Rebalanced Indexes: Why They Matter

Last Updated on July 14, 2021

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The Russell U.S. indexes go through an annual rebalancing process (or as the parent FTSE Russell puts it a “reconstitution”) designed to preserve accurate representation of the complicated and always-shifting U.S. equities world. The process often offers an upgrade for stocks, putting specific ticker symbols into the portfolios of staid asset managers who might not otherwise have given them a glance.

The rebalancing, accordingly, is widely anticipated as a market event. This year several “meme stocks” will be affected, as well as the prominence of a famous old-line company trying to make itself hip again, and the beneficiary of a recent SPAC.

The process redefines the breakpoints between large, middle, and small cap issuers. It also revaluates companies to determine where they lie in the investment styles space.

Here’s why this matters:

They Matter to Passive Asset Managers

This all matters a great deal to passive asset managers. They typically have a strategy or mandate that involves following specified indexes. So when FTSE rebalances its indexes, the passive funds rebalance their portfolios, and there is a lot of buying and selling to effectuate that.

They Matter to Arbitrageurs

The rebalanced indexes matter to hedge funds, many of whom specifically look to make their profit to “index arbitrage.” If you anticipate someone else’s mandatory buying you can front-run it with your own. Ben Mezrich, a popular novelist, wrote a book offering a thinly fictionalized account of the excitement created among east Asian hedge funds in 1995 when Hong Kong Telecomm was merging with Pacific Century Cyberworks.

The premise of the Mezrich book is that in the mid ’90s the government of Hong Kong was running a tracker fund for its equivalent of the Dow, the Hang Seng, and that under the charter of the tracker fund it had to buy $225 million worth of PCC stock. This obligation was widely understood, and the particulars of that purchase became the subject of James-Bond level skullduggery.

The Playboy Group Has joined the Russell 200 and the Russell 3000 Indexes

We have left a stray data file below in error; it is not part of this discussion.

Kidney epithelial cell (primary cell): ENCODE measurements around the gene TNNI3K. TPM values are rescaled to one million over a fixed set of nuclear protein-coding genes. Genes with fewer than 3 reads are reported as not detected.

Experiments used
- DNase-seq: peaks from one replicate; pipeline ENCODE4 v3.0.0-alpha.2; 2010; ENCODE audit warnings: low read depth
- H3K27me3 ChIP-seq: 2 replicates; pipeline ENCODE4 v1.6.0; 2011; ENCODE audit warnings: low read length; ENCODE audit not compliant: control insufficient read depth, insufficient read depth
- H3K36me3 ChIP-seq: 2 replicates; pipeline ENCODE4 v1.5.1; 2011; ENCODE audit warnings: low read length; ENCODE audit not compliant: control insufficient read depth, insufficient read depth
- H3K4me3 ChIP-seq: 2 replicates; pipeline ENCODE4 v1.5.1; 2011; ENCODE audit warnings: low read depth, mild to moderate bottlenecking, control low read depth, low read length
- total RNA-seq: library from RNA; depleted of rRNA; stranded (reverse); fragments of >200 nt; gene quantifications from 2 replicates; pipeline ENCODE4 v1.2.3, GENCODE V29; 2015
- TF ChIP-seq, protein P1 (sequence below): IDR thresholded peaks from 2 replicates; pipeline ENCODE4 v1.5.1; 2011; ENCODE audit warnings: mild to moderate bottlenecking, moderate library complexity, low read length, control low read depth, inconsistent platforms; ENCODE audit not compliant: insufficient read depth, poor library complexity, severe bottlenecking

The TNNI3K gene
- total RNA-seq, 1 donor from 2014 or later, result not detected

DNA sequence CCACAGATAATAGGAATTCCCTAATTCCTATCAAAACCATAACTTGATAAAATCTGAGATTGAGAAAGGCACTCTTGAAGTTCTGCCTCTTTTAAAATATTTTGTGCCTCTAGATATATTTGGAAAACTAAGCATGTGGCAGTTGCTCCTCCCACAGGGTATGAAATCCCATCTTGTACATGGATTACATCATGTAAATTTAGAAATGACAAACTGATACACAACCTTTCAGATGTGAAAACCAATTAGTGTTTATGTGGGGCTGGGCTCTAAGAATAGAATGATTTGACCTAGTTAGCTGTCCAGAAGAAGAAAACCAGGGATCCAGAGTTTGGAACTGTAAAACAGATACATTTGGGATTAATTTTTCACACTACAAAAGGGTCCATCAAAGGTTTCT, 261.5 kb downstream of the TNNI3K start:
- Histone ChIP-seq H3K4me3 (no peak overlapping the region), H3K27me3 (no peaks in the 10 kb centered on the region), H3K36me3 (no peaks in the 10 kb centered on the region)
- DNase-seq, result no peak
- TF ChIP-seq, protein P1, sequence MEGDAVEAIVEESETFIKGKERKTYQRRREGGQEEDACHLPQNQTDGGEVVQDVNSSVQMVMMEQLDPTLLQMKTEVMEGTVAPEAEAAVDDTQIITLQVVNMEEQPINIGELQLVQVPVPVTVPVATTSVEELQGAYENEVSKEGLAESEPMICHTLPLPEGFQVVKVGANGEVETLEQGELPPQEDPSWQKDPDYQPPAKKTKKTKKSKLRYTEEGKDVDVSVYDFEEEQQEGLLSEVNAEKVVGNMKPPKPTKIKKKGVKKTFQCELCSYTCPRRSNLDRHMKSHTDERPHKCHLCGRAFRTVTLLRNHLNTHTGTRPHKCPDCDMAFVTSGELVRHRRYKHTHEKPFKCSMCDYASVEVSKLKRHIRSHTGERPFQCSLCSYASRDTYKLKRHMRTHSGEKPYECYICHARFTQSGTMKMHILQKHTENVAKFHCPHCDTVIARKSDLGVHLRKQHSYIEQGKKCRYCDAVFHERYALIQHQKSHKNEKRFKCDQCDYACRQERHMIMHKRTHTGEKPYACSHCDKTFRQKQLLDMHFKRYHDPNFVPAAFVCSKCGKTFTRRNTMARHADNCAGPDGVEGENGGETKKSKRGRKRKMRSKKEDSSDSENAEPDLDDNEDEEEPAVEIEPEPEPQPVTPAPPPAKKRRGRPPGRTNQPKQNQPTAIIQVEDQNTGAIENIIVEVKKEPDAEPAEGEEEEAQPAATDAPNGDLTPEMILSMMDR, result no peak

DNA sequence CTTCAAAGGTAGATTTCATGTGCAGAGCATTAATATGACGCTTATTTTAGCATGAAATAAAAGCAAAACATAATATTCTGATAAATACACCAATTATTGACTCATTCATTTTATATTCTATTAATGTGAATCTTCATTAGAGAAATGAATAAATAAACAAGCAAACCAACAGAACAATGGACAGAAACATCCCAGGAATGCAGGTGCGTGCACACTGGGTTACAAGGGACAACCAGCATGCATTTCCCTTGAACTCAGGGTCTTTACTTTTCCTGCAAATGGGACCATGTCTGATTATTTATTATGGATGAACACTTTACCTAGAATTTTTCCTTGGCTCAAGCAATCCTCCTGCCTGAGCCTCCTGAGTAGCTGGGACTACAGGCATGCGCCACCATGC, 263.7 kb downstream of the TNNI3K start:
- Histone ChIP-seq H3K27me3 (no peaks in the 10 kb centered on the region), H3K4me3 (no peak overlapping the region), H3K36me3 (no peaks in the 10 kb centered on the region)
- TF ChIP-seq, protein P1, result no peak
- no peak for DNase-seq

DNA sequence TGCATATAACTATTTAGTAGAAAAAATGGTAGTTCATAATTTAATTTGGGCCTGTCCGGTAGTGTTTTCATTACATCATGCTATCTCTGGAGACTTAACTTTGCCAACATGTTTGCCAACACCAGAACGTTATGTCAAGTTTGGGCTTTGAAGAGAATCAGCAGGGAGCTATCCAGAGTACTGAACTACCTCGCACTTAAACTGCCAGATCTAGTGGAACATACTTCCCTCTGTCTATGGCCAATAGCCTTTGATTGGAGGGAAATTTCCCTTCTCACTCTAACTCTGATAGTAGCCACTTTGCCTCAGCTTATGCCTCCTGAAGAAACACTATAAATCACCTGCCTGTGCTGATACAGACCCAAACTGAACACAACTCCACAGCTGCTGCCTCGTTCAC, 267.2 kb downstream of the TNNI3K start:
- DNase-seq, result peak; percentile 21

Intriguingly, the PLBY Group (NASDAQ: PLBY), owner of the world-famous “Playboy” IP, has benefitted from the rebalancing as well. It has joined both the Russell 2000 and the Russell 3000 indexes. Pictured here: CEO Ben Kohn, Photo credit:

And They Matter to the Upgraded Companies

Should it matter to you, the retail investor? It might. It certainly matters to the companies that are effectively upgraded by inclusion. It shows that some of the stocks considered rather fringe “meme” plays are becoming mainstream Inc. One such stock, Plug Power Inc., (NASDAQ: PLUG) much discussed on Reddit, made an 88% monthly gain in January 2021 and became the largest contributor to the performance of Russell’s small-cap growth index.

Now, Plug Power — a developer of hydrogen fuel cell systems — has joined the big time. It is on the new large-cap index, the Russell 1000. Also new there: GameStop Corp. (NYSE:GME). GME is perhaps the paradigm of meme stocks.

QuantumScape Corp., (NYSE: QS) which makes batteries for electric cars, represents a close cousin of the meme stocks. It is a forever private “unicorn” that went public in the recent SPAC excitement. And it, too, is newly on the list for the large-cap Russell 1000.

Intriguingly, the PLBY Group (NASDAQ: PLBY), owner of the world-famous “Playboy” IP, has benefitted from the rebalancing as well. It has joined both the Russell 2000 and the Russell 3000 indexes. Playboy was at its peak as a brand in the 1960s-70s. It has suffered a long decline since then, with competition from other “lad mags” on the one hand and with more explicit (cheaper) porn on the other. Quite recently (2020), PLBY has given up on its print operation entirely and turned itself into a digital enterprise under CEO Ben Kohn.

The Russell 2000 inclusion may be considered a tribute to Kohn’s success in the turnaround. PLBY stock began this year below $11. It is now knocking on the door of $40.

What can we say, in general, about the way these memes, these unicorns, and this revival from an earlier pop-cultural era, have all arrived at indexed respectability? Shuli Ren put the point well in a recent Bloomberg column: “[Markets] change, and good indexes need to reflect that. Retail investors are no longer passive players [their viewpoints should be] reflected in broader indexes that aim to capture major characteristics of the marketplace.”

Indeed they should be. And, clearly, they are.